Rest for the Weary: Finding a Sabbath Routine that WORKS!

Brohgan Dieker

Brohgan Dieker

Brohgan Dieker is dedicated to answering the "what's for dinner" question with healthy, quick recipes that can accommodate busy schedules. She is a devout Christian, a wife and mother, and a lover of words and books. She lives in the beautiful Flint Hills of Kansas and holds a degree in English from Kansas State University.
Brohgan Dieker

I see you, weary friend.  I see that the world has gotten you down. Actually, I AM you. Or, just like you. Does this sound familiar?

Dinner was a mess. You have agreed to too many activities. There’s still a pile of laundry looming by the washer and dirty dishes in the sink. Your e-mail inbox is screaming to be checked. There’s a stack of bills, and as soon as those are paid, a whole new stack arrives.

I see you as you hurriedly shuffle through the grocery store, grabbing bread because you ran out. I see you, but we’re too busy to notice each other. 


I’m just like you. I’m busy and weary too.

When I read a suggestion about taking a regular weekly rest, I loved the idea. I would lay in a hammock and read books on a Sunday afternoon. I would pray. I would catch up on that Bible reading plan I abandoned back on Monday.

But when I read further and discovered that this day of rest had a name, Sabbath, I felt a heavy weight being added to my shoulders.

On top of everything else, a holy day?

Is it not enough that I taught Sunday school and volunteered on Wednesdays? Is it not enough that I schlupp my grouchy kid to church on Sunday and attend a Bible study?

I’m doing everything. How am I ever going to find time for a holy day in my week?
So, I resisted. I ignored the suggestion, burning in spirit-form in the back of my brain. But a few weeks later, I couldn’t ignore it anymore. Despite myself, I went back and studied this Sabbath thing a little more.


Let me explain a sample schedule for you.

Spend Monday through Wednesday doing the laundry. I can do that. 

Meal plan and go to the grocery store on Thursday. On Friday, vacuum. I can handle those.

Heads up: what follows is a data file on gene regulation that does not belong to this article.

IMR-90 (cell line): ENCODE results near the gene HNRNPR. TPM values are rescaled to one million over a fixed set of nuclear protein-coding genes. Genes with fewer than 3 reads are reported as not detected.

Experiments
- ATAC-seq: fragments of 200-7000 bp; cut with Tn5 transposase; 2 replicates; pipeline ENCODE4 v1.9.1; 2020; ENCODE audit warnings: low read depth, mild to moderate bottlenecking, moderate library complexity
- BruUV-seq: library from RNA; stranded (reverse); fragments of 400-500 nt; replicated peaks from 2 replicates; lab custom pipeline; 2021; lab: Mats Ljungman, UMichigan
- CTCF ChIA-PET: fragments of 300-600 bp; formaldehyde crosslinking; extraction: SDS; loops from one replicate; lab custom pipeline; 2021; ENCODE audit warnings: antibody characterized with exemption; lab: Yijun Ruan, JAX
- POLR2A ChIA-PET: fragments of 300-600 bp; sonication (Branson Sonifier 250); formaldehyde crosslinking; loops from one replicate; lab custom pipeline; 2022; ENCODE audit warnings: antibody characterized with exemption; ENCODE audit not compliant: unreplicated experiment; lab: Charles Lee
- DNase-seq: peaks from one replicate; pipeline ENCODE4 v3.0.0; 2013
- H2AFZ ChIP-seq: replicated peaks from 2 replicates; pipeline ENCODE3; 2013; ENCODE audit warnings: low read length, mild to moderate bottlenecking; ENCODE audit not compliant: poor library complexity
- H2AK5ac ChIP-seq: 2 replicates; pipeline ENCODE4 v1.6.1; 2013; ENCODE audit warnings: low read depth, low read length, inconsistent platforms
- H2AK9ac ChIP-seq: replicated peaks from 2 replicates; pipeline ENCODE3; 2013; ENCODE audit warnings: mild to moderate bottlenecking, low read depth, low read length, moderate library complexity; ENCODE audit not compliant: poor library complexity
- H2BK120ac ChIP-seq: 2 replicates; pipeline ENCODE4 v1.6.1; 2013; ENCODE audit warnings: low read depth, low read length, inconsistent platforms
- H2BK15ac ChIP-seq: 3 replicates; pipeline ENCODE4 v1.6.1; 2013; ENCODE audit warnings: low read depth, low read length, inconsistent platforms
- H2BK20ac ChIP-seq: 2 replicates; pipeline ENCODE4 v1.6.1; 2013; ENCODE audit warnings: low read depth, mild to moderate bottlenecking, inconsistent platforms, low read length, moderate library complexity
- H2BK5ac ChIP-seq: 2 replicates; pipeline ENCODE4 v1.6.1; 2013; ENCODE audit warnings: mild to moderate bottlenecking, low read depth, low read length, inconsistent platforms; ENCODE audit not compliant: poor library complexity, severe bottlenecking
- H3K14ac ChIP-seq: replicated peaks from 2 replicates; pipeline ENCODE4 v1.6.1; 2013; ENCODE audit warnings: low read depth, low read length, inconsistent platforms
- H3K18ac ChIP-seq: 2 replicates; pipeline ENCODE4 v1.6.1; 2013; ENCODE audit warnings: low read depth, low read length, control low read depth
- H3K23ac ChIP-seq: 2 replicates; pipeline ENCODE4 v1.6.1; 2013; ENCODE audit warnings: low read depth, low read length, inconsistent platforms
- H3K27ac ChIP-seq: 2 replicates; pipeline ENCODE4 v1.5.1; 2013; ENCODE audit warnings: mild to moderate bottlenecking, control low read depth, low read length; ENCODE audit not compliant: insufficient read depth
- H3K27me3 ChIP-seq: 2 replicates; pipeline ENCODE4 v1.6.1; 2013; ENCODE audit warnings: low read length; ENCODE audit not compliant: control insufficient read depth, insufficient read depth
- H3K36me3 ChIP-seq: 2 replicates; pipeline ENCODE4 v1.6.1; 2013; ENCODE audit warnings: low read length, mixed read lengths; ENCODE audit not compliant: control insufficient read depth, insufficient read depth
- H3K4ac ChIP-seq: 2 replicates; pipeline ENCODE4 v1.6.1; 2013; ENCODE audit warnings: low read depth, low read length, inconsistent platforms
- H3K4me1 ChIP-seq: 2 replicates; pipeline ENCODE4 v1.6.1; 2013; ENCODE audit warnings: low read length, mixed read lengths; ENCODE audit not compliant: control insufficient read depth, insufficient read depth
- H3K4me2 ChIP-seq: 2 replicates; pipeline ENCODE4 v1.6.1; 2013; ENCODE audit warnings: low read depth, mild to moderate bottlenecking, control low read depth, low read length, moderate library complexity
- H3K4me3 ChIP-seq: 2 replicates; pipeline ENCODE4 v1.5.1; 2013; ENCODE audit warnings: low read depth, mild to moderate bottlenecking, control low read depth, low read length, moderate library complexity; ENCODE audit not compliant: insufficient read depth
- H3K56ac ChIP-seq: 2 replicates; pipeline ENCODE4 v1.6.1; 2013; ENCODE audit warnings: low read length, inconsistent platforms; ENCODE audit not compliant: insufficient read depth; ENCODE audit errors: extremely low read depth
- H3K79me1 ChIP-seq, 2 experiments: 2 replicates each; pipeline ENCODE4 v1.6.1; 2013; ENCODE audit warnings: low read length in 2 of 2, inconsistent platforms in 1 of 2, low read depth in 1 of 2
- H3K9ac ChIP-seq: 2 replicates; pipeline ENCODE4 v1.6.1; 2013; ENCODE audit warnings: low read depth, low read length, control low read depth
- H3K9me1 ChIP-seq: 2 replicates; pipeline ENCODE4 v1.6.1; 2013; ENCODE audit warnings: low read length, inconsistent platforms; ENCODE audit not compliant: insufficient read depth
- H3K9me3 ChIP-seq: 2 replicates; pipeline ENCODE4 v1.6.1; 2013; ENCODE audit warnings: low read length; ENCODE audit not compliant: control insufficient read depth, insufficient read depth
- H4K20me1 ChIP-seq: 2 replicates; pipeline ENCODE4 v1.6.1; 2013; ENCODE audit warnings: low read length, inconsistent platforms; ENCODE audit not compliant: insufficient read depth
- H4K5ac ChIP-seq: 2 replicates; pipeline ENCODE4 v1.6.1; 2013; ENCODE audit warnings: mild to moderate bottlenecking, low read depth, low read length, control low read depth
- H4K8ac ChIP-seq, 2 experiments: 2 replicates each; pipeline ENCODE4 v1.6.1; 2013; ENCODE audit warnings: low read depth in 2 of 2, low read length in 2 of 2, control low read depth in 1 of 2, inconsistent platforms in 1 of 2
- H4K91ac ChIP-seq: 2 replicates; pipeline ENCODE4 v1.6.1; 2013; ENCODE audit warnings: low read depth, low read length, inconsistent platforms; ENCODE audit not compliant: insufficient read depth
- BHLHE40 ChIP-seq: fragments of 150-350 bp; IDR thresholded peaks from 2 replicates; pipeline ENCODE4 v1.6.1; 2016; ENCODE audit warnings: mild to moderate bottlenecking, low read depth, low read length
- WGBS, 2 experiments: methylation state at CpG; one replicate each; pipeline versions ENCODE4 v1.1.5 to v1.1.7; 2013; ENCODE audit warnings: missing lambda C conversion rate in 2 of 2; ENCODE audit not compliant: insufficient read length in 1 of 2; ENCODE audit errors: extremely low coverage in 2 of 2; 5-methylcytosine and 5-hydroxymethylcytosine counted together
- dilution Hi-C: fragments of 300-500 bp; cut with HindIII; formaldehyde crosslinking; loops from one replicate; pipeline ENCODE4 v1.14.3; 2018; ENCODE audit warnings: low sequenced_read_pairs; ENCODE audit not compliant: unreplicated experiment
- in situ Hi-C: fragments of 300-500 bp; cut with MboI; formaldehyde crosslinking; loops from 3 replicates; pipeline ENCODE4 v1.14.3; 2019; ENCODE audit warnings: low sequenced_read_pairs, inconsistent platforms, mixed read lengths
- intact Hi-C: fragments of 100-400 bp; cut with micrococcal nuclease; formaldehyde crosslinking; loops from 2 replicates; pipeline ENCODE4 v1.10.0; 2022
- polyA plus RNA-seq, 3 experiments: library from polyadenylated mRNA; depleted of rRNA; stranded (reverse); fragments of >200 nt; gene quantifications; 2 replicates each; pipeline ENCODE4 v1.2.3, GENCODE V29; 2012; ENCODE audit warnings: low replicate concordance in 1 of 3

Do those last second chores like mowing and errands on Saturday morning and afternoon, sometimes rushing because you know that the rest is coming and that it is worth it. Set out clothes for church on Sunday. Make sure that there is easy food options for the next day.

And then, the final prep. (Eek! My favorite part!) Go into your kitchen on a Saturday evening, before it gets dark. Pick out a favorite meal–it can be special, but it doesn’t have to be–and make it for your family.

Mm. Yes.  Be the blessing.


Set out your best dishes and light a couple of candles. Call some people that are dearest to your heart to the table.

Enjoy a meal together. Savor it, because you know that THIS is the greatest part of the week. Pray together. Discuss a section of scripture, maybe, or just talk about how God was great this last week. Be open and vulnerable and real. Amen.

Since you have already prepared for Sunday morning, there’s less of a rush. It’s not going to be perfect, but there’s a whisper peace in the midst of it.

Languish in the rest of the day. Sunday. Easy meals are ready in the fridge for whoever wants something, and chores are ignored. Togetherness is celebrated.

And suddenly, Monday isn’t something to be dreaded, because you’re prepared for anything that comes your way. And if your week turns out uglier than you anticipated, you think of the rest waiting for you on Saturday, and it’s suddenly bearable again.

Sabbath takes practice. It is a practice


And, sometimes it goes all wrong.

Sometimes everyone has fevers that week, and nobody does laundry so some essentials get thrown in. Sometimes you don’t get the main ingredient from the store, and your family enjoys a sabbath dinner of canned refried beans with spoons. 

Yep.

Or, sometimes you try really hard to this meal perfect just to burn yourself on a 400 degree pan and spend the entire dinner with your hand in a bowl of water. 

True story.

Or, if you’re like me, a parent of littles, you pray a quick sing-songey prayer at dinner and spend the meal avoiding someone smearing mushed carrots into your hair, and save the majority of serious talk for after bedtime. (If you’re still awake…)

It’s not about being perfect. IT’S NOT ABOUT BEING PERFECT. There is grace in the practice.

It’s about the rest. And the recognition of good in your life. And the time together. And the honoring of God.

It’s about the savoring. There is grace in the practice.

Sometimes there’s a soccer tournament on Sunday or a birthday party Saturday night, and you get to decide if these things are restful. There is grace in the practice.